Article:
I’m on sabbatical leave from Mount Holyoke
this year and ordinarily wouldn’t be here on campus for commencement, but
the opportunity to meet Judy Blume was too strong a draw. I can’t think of
any commencement speaker, or honorary degree recipient we’ve had in the twenty-two
years I’ve been teaching here who has had a greater direct impact on the lives
of my students. In fact I can’t think of any other individual who has helped
so many young people navigate the difficult waters from childhood to adulthood.
I first learned about Judy Blume about thirty years ago, at a dinner party with a group of English department academics. I was introduced to the host’s twelve-year-old daughter, Ellen, who was clutching a book. She wasn’t just holding this book, she was clutching it tightly against her chest.
“What are you reading?” I asked her.
“ Are You There God? It’s Me, Margaret,” she said, and very reluctantly loosened her grip and turned the book so I could read this most unusual title and see the name of the author, Judy Blume.
“Ellen just got her period,” her mother whispered to me later. “She’s read that book a hundred times. All the girls in her class are reading it.”
I was, naturally, curious, about this book, and when I read it, myself, I wished it had been around when I was twelve. Judy Blume’s Margaret is a perfectly realized first person narrator, whose voice is so credible and so intimate, even the loneliest pre-teen reader feels as if she’s acquired a friend—a friend who is not only brave enough to talk about the kinds of things young people’s literature had managed to avoid mentioning entirely for generations (heroines were indisposed and rested on sofas, but you were never told why), but who dares to ask the most enormous question “Are you there, God?” and put it in the same paragraph with a reference to a mundane concern, like moving to New Jersey.
Though I missed out on Judy Blume when I was a child, fortunately she was there for my students, and for my own children. Last week I went back through their bookshelves and re-read some of their favorites—starting with Are You There, God, its Me, Margaret? --this well-worn copy that was read by my son, now thirty-one, passed on to my daughter, and which circulated through a dozen grateful readers in-between. I re-read The Pain and the Great One, an insightful picture book that tells the same story from two entirely different points of view—two siblings who each believe their parents love the other one best, and Freckle Juice, which gets to the heart of every kid’s desire to change the way he looks, Superfudge, the delightful sequel to Tales of a Fourth Grade Nothing—and her best-selling adult novel, Summer Sisters, which my daughter, who is now eighteen and had been reared on Judy Blume books, couldn’t put down. In all of these I found myself marveling at the economy and clarity of prose, the energy of the dialogue, the humor, the resonance of the theme, and the way these books are so right on target about emotional truths, without ever being sentimental.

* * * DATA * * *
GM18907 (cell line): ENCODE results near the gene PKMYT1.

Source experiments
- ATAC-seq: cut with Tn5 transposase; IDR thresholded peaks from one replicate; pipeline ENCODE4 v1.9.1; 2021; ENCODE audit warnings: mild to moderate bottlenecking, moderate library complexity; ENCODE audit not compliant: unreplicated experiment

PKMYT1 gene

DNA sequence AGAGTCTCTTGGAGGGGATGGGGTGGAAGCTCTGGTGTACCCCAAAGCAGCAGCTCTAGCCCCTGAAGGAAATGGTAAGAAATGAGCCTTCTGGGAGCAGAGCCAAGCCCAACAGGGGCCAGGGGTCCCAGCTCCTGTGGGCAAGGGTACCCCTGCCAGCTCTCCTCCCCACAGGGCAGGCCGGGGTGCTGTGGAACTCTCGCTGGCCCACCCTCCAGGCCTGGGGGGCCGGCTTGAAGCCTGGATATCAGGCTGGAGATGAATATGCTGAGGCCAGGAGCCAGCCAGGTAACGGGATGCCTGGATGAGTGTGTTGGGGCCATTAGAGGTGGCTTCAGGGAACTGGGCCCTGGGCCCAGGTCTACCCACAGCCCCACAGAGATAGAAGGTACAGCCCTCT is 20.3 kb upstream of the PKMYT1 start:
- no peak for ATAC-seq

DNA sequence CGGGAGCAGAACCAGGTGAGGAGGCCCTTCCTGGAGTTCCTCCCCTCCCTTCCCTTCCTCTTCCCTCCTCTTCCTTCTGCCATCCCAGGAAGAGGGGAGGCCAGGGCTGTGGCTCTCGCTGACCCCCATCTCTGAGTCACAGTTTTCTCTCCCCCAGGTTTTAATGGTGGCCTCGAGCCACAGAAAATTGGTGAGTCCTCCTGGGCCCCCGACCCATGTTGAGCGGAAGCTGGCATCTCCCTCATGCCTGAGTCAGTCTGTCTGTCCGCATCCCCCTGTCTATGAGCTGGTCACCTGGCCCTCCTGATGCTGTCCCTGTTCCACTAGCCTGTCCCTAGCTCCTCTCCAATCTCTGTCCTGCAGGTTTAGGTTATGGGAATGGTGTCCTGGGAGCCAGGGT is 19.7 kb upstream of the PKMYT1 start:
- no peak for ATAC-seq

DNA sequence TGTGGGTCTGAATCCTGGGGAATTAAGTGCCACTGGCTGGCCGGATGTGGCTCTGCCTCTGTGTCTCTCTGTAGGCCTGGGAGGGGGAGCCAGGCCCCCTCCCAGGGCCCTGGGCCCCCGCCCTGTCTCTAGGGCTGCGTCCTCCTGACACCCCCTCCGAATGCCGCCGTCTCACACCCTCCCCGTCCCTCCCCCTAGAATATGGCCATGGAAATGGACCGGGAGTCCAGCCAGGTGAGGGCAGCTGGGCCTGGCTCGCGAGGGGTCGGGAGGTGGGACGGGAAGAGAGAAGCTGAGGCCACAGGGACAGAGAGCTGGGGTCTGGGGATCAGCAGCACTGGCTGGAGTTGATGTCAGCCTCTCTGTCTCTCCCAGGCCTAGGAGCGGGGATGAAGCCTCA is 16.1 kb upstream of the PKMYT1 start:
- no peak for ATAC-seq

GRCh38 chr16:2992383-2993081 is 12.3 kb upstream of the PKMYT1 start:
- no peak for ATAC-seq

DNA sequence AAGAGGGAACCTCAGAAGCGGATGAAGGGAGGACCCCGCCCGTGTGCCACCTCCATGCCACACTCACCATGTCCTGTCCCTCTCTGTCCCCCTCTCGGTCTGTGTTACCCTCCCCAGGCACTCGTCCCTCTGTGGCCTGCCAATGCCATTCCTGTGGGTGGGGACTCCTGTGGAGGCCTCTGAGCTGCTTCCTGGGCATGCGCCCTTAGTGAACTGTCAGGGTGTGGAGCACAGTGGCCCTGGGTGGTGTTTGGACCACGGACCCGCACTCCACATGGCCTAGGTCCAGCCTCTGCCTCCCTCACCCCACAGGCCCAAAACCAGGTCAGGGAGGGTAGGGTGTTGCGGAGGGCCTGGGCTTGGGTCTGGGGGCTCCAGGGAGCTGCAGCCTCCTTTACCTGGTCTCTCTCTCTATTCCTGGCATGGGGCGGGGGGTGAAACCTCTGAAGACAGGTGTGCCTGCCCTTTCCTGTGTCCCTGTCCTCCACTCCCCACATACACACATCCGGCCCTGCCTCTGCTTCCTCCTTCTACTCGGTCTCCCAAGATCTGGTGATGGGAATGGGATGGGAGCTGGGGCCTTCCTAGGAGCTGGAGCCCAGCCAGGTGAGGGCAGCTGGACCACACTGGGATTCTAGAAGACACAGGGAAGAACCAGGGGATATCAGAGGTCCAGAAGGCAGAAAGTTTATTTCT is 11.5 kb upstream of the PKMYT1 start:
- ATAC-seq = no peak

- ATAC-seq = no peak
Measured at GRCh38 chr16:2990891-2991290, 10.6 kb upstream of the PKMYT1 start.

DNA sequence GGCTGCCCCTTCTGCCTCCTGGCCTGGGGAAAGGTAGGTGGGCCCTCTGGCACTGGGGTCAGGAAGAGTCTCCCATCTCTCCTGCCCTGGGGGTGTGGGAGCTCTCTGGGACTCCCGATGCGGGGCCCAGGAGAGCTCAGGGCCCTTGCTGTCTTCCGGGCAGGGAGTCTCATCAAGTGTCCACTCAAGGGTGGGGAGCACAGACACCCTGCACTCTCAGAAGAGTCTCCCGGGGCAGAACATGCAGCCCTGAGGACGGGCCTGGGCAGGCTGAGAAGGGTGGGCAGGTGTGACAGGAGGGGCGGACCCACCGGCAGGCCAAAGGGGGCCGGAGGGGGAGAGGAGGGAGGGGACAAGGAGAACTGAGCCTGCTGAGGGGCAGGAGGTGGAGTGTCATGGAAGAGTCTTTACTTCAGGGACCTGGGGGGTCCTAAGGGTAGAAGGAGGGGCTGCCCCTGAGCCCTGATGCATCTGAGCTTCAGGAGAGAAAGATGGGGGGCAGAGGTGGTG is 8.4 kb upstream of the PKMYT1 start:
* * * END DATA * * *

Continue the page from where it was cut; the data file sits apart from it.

Academics read lots of books, but most of us don’t clutch them anymore. The books we read and teach and study are books we admire, books we may be inspired by—but rarely do we feel that tremendous, almost visceral connection to them, as we did with certain books of our childhood. Here at Mount Holyoke the students in my English classes encounter the works of literature that, I hope, influence how they view the world, but long before they arrived here, it was Judy Blume who helped shape them into the people that they are.
Judy, thank you.